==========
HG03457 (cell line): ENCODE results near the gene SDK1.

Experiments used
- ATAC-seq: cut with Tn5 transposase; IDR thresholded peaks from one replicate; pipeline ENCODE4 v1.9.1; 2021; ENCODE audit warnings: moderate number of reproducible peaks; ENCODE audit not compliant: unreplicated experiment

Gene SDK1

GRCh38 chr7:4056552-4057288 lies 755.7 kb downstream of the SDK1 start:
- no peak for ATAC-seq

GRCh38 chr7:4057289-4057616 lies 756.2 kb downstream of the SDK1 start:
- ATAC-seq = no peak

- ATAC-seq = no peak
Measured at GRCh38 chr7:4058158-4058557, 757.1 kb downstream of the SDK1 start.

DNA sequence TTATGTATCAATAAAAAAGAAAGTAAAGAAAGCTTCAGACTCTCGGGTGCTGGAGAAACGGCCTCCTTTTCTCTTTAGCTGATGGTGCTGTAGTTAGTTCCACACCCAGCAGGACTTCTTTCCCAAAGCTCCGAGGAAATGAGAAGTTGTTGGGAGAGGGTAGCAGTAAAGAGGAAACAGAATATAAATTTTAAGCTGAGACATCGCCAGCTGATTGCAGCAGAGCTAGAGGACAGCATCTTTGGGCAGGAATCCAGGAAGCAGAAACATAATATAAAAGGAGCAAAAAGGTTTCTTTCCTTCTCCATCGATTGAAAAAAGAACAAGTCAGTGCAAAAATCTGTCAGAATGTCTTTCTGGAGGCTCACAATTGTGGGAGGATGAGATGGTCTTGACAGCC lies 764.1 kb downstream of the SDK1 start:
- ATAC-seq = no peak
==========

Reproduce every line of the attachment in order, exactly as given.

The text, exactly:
HG03457 (cell line): ENCODE results near the gene SDK1.

Experiments used
- ATAC-seq: cut with Tn5 transposase; IDR thresholded peaks from one replicate; pipeline ENCODE4 v1.9.1; 2021; ENCODE audit warnings: moderate number of reproducible peaks; ENCODE audit not compliant: unreplicated experiment

Gene SDK1

GRCh38 chr7:4056552-4057288 lies 755.7 kb downstream of the SDK1 start:
- no peak for ATAC-seq

GRCh38 chr7:4057289-4057616 lies 756.2 kb downstream of the SDK1 start:
- ATAC-seq = no peak

- ATAC-seq = no peak
Measured at GRCh38 chr7:4058158-4058557, 757.1 kb downstream of the SDK1 start.

DNA sequence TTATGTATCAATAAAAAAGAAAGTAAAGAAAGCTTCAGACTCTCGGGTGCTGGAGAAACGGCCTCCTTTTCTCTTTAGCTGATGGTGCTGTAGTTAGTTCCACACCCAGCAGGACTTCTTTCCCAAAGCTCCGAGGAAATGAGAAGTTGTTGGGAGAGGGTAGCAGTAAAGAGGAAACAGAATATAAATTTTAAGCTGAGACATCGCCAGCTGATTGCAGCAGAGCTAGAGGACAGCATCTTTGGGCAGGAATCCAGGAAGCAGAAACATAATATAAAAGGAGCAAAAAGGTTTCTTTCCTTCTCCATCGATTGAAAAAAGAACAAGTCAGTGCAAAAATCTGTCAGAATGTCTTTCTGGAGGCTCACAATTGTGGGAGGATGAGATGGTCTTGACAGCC lies 764.1 kb downstream of the SDK1 start:
- ATAC-seq = no peak